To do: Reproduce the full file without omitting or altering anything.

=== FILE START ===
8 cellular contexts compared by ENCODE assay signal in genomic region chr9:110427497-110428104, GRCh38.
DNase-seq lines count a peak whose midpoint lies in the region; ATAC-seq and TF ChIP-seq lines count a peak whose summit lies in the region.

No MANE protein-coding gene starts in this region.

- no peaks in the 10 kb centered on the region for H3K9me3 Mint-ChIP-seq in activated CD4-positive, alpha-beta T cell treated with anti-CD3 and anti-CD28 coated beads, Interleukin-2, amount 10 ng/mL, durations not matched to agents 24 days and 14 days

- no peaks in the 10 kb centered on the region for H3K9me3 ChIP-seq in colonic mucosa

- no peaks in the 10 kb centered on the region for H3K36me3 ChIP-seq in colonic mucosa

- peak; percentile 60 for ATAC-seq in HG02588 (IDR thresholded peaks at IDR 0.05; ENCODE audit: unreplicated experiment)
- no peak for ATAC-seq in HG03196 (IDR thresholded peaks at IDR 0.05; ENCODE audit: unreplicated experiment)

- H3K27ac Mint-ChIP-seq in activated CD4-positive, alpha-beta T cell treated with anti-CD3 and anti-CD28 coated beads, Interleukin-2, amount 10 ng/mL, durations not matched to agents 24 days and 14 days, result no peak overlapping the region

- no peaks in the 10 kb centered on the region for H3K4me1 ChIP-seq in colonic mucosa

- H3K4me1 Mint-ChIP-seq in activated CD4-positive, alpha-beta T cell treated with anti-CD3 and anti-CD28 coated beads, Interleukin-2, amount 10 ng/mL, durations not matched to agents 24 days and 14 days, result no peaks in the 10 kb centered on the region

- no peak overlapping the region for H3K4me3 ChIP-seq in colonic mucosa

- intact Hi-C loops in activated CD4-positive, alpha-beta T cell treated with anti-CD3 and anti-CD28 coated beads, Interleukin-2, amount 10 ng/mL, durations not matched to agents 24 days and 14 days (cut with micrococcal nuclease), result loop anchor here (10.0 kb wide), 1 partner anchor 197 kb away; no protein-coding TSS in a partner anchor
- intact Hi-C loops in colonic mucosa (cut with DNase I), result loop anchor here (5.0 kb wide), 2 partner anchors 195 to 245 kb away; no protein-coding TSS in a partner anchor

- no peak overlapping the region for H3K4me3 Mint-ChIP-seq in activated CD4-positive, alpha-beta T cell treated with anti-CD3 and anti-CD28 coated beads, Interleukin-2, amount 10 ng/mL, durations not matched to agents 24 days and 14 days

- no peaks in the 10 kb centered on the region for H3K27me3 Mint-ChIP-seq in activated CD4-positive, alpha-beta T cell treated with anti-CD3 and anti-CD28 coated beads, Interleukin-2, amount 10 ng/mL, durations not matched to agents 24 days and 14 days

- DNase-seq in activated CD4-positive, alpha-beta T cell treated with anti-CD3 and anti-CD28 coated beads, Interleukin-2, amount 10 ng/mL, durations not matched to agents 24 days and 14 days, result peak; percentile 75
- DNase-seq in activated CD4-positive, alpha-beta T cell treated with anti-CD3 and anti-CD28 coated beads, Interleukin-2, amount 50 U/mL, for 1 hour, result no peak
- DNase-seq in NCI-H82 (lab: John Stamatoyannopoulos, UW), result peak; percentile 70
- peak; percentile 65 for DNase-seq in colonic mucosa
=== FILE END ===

8 cellular contexts compared by ENCODE assay signal in genomic region chr9:110427497-110428104, GRCh38.
DNase-seq lines count a peak whose midpoint lies in the region; ATAC-seq and TF ChIP-seq lines count a peak whose summit lies in the region.

No MANE protein-coding gene starts in this region.

- no peaks in the 10 kb centered on the region for H3K9me3 Mint-ChIP-seq in activated CD4-positive, alpha-beta T cell treated with anti-CD3 and anti-CD28 coated beads, Interleukin-2, amount 10 ng/mL, durations not matched to agents 24 days and 14 days

- no peaks in the 10 kb centered on the region for H3K9me3 ChIP-seq in colonic mucosa

- no peaks in the 10 kb centered on the region for H3K36me3 ChIP-seq in colonic mucosa

- peak; percentile 60 for ATAC-seq in HG02588 (IDR thresholded peaks at IDR 0.05; ENCODE audit: unreplicated experiment)
- no peak for ATAC-seq in HG03196 (IDR thresholded peaks at IDR 0.05; ENCODE audit: unreplicated experiment)

- H3K27ac Mint-ChIP-seq in activated CD4-positive, alpha-beta T cell treated with anti-CD3 and anti-CD28 coated beads, Interleukin-2, amount 10 ng/mL, durations not matched to agents 24 days and 14 days, result no peak overlapping the region

- no peaks in the 10 kb centered on the region for H3K4me1 ChIP-seq in colonic mucosa

- H3K4me1 Mint-ChIP-seq in activated CD4-positive, alpha-beta T cell treated with anti-CD3 and anti-CD28 coated beads, Interleukin-2, amount 10 ng/mL, durations not matched to agents 24 days and 14 days, result no peaks in the 10 kb centered on the region

- no peak overlapping the region for H3K4me3 ChIP-seq in colonic mucosa

- intact Hi-C loops in activated CD4-positive, alpha-beta T cell treated with anti-CD3 and anti-CD28 coated beads, Interleukin-2, amount 10 ng/mL, durations not matched to agents 24 days and 14 days (cut with micrococcal nuclease), result loop anchor here (10.0 kb wide), 1 partner anchor 197 kb away; no protein-coding TSS in a partner anchor
- intact Hi-C loops in colonic mucosa (cut with DNase I), result loop anchor here (5.0 kb wide), 2 partner anchors 195 to 245 kb away; no protein-coding TSS in a partner anchor

- no peak overlapping the region for H3K4me3 Mint-ChIP-seq in activated CD4-positive, alpha-beta T cell treated with anti-CD3 and anti-CD28 coated beads, Interleukin-2, amount 10 ng/mL, durations not matched to agents 24 days and 14 days

- no peaks in the 10 kb centered on the region for H3K27me3 Mint-ChIP-seq in activated CD4-positive, alpha-beta T cell treated with anti-CD3 and anti-CD28 coated beads, Interleukin-2, amount 10 ng/mL, durations not matched to agents 24 days and 14 days

- DNase-seq in activated CD4-positive, alpha-beta T cell treated with anti-CD3 and anti-CD28 coated beads, Interleukin-2, amount 10 ng/mL, durations not matched to agents 24 days and 14 days, result peak; percentile 75
- DNase-seq in activated CD4-positive, alpha-beta T cell treated with anti-CD3 and anti-CD28 coated beads, Interleukin-2, amount 50 U/mL, for 1 hour, result no peak
- DNase-seq in NCI-H82 (lab: John Stamatoyannopoulos, UW), result peak; percentile 70
- peak; percentile 65 for DNase-seq in colonic mucosa